The traditional arts should be willing to incorporate the lessons of fullcontact experience, he insists. This means watching full-contact matches, engaging in them, looking for techniques that really work against a ready, willing, qualified opponent ...not huddling around one's traditions and rejecting anything that smacks of modern times.
But it also means introducing students to fullcontact sparring. "Today we have wonderful fullcontact equipment," Cho says, "and students will not be seriously injured by sparring. Most people are not ready to step into a ring and go at it fullcontact, even with protective gear. But we do not say, 'well, go home then, the martial arts have nothing for you.'We build them, using the non-contact methods of the past, to where they have the confidence and training not to be totally lost out there‹maybe brown belt, or for some people, black belt level. But then they have to have some fullcontact training. How else are they going to understand hitting a moving person, getting the timing and distancing right and still hitting hard, not just tagging them? After a certain rank in training, everybody should have some fullcontact experience."
This doesn't mean going into a concrete-walled dojo where they lock the door behind you and you see bloodstains on the floor. You don't have to be hurt to spar full-contact. You don't have to train exclusively with full-contact. In fact, most professional boxers only spar once a week when in training for a fight. That tends to be enough to keep their timing and rhythm sharp. But, Cho feels, there are lessons to be learned in fullcontact that simply can't be learned elsewhere.
On the other hand, the traditional arts have their own lessons to teach. Like taking a non-fighter and building his confidence and attitude, his body and his techniques, to the point that he loses his fear of confrontation. That is probably as remarkable a feat as taking a nonscientist and teaching him theoretical physics. It can be done, but only as the end-product of a long and arduous training process, whose methods, proved over the years, should not be abandoned lightly.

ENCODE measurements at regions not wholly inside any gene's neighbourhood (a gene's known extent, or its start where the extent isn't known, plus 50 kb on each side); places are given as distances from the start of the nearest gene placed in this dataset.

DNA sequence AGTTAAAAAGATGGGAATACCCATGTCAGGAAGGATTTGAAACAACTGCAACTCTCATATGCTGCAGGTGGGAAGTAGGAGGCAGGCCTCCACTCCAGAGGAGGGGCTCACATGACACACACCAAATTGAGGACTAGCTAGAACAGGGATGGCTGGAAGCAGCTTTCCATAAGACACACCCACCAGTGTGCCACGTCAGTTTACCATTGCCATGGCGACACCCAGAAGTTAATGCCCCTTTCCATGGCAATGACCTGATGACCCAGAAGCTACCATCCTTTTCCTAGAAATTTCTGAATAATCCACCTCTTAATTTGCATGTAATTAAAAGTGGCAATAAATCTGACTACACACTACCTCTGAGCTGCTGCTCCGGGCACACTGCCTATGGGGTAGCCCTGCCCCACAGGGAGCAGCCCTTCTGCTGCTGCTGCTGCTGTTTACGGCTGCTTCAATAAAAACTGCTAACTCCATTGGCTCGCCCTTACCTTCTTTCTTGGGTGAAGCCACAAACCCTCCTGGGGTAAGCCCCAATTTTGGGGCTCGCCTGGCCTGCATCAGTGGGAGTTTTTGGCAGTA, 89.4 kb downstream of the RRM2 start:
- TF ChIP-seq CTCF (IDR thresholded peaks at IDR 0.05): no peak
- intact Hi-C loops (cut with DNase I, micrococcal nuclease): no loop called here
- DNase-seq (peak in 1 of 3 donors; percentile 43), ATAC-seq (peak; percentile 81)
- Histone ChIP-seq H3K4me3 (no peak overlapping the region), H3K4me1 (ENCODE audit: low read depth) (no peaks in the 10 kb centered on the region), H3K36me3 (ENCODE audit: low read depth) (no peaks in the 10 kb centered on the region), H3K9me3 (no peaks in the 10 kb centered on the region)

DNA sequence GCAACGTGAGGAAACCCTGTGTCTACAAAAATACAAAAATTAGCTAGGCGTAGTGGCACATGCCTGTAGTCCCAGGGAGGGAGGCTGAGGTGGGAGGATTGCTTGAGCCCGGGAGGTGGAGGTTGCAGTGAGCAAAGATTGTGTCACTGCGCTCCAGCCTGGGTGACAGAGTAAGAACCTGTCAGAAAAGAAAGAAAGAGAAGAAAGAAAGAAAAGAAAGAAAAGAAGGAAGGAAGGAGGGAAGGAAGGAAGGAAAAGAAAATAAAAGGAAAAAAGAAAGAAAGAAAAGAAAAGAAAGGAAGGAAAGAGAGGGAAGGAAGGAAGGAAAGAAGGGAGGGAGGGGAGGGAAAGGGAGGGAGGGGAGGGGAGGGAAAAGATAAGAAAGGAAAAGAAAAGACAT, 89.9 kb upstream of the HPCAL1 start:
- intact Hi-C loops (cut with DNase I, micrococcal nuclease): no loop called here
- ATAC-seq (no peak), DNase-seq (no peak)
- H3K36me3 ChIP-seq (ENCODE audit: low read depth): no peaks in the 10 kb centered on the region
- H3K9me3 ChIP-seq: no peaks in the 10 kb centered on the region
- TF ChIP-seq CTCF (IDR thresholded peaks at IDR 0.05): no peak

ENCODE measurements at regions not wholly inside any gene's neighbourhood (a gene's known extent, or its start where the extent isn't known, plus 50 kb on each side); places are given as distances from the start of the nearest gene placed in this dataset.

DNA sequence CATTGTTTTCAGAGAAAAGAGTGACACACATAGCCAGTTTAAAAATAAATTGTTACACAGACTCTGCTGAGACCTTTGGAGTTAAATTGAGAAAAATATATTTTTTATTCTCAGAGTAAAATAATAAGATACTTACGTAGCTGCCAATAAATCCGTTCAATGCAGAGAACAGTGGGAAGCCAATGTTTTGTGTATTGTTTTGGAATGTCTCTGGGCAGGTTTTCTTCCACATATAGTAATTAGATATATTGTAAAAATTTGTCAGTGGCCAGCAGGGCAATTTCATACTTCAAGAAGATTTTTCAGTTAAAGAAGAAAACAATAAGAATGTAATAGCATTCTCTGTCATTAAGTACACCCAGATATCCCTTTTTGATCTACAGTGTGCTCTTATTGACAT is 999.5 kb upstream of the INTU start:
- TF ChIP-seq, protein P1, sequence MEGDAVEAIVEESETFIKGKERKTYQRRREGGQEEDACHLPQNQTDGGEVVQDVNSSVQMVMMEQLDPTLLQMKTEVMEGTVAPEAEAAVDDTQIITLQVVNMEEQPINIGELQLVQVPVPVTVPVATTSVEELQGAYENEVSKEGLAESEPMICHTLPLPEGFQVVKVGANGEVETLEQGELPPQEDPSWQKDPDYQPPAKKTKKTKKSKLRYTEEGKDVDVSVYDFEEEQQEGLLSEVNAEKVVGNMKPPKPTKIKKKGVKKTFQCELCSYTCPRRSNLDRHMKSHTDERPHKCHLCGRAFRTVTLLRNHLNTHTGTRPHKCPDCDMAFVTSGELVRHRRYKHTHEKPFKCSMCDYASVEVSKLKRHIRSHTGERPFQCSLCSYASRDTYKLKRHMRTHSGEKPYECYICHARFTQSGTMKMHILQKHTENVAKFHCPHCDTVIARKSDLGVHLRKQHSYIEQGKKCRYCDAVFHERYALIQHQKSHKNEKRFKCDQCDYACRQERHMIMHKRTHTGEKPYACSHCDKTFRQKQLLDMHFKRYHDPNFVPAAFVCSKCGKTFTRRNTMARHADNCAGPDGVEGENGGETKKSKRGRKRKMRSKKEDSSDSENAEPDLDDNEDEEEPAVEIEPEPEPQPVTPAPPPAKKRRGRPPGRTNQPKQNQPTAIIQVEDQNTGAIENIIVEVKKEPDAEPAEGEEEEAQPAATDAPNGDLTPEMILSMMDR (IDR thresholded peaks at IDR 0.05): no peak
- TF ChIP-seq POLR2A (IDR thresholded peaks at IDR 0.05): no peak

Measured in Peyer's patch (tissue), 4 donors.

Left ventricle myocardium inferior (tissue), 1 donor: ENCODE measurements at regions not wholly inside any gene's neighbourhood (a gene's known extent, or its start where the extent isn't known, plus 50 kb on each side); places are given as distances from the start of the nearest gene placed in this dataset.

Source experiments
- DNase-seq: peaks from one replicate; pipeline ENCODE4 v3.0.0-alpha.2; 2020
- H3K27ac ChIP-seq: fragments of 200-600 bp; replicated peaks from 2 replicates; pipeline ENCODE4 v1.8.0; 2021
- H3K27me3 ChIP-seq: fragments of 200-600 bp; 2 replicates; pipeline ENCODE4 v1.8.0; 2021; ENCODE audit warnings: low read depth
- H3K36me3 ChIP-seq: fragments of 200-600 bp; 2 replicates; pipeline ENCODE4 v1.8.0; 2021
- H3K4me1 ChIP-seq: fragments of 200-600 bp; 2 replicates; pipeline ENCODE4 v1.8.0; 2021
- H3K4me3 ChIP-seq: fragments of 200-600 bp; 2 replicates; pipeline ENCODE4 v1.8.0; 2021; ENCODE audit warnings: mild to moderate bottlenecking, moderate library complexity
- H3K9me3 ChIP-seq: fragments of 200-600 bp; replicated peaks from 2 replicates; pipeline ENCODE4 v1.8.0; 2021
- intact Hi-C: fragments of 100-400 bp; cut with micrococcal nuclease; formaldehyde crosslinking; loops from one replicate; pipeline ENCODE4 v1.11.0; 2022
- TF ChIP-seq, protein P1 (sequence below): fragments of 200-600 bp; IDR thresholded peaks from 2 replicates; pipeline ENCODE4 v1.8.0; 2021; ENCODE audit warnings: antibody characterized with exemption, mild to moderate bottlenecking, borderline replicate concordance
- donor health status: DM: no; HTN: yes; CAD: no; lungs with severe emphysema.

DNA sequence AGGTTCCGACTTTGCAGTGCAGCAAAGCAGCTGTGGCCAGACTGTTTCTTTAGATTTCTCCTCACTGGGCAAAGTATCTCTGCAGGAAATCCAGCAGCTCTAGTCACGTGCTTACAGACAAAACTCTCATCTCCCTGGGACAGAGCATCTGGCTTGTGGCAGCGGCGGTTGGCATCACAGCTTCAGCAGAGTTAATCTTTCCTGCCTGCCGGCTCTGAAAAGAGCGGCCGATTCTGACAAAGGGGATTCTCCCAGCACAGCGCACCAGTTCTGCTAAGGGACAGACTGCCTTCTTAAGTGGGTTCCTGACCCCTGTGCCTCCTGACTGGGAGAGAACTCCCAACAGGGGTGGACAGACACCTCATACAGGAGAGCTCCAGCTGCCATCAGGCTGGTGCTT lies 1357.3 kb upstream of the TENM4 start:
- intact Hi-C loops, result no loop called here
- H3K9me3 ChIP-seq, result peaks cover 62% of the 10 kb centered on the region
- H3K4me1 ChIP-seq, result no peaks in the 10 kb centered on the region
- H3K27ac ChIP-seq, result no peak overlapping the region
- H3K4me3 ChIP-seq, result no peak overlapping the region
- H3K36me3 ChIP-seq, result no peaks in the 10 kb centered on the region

Cho argues, too, that both traditional and modern fighting systems have things to give each other in the realm of pure technique. Boxers' hand
techniques, he feels, are better all-round than the old hand techniques of most karate systems. But, of course, the kicks of a kicking system like tae kwon do are as refined as kicks can get‹and in streetfighting there is definitely a place for kicking.
The traditional arts also generally teach a variety of grappling moves besides striking; and both boxers and full-contact fighters have plenty of room for learning in that respect ... since such moves are thoroughly illegal in their sports but not on the street. And while Cho feels that boxing's maneuverability is mostly an asset in fighting, it can't just be adopted as is by the martial arts. "Some of that low ducking and bobbing is only practical in boxing because of the rules of the sport," he explains. "You try that low duck in the street against a street fighter, and he's going to knock you out with a good knee to the face."
It seems clear that mar tial arts should be more than fighting. They should carry their unique benefit farther than the battlefielr farther than the dojo or the tournament. They should develop discipline in the individual, courage, the ability to harmonize mind and body, so that th body can carry out the mind's purpose without a lowing fear or self-doubt cripple the will. These arc all the sorts of benefits f~ which the traditional arts are renowned. They may some cases be developer also by the rigorous train ing of the full-contact fighter or boxer. But his form of training is not for everyone; and it runs the risk of no longer being a' art. The blending of both these forms will create a martial art suitable for th modern world. It will be c martial art, says Hee Il Cho, which will be capat of taking anyone and giv ing him a real and justifi self-confidence. It will make him a martial artis comparable to any, with the physical techniques and the mental attitudes worthy of his long heritage.